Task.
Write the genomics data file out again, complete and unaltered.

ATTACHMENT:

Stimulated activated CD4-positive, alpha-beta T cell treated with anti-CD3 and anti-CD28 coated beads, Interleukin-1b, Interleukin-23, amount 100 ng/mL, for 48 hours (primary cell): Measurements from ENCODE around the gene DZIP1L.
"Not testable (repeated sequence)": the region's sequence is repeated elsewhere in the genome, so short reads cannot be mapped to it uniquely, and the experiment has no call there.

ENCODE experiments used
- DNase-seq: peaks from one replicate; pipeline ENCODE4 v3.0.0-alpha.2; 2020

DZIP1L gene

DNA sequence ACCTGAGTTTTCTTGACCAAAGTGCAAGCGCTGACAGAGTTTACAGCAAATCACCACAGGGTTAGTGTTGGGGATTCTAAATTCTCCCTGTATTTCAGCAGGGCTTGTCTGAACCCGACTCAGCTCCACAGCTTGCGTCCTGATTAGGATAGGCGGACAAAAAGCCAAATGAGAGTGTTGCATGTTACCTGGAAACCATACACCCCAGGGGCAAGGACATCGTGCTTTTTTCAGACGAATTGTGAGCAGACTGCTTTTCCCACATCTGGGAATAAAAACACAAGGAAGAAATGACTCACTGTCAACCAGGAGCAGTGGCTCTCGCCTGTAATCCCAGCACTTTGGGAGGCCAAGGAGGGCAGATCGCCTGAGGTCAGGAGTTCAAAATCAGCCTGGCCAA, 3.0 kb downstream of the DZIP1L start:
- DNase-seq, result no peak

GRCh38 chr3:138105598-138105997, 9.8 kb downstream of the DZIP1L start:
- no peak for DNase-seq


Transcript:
Stimulated activated CD4-positive, alpha-beta T cell treated with anti-CD3 and anti-CD28 coated beads, Interleukin-1b, Interleukin-23, amount 100 ng/mL, for 48 hours (primary cell): Measurements from ENCODE around the gene DZIP1L.
"Not testable (repeated sequence)": the region's sequence is repeated elsewhere in the genome, so short reads cannot be mapped to it uniquely, and the experiment has no call there.

ENCODE experiments used
- DNase-seq: peaks from one replicate; pipeline ENCODE4 v3.0.0-alpha.2; 2020

DZIP1L gene

DNA sequence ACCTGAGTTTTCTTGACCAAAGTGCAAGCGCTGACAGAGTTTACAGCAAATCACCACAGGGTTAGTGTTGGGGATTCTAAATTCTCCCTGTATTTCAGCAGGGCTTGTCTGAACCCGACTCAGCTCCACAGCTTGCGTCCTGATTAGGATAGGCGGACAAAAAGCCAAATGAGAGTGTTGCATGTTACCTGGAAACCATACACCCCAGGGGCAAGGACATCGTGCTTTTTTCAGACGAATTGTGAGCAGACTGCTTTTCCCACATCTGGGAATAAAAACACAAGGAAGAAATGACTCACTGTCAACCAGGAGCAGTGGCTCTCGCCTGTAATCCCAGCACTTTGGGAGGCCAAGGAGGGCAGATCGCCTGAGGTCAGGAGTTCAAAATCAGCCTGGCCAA, 3.0 kb downstream of the DZIP1L start:
- DNase-seq, result no peak

GRCh38 chr3:138105598-138105997, 9.8 kb downstream of the DZIP1L start:
- no peak for DNase-seq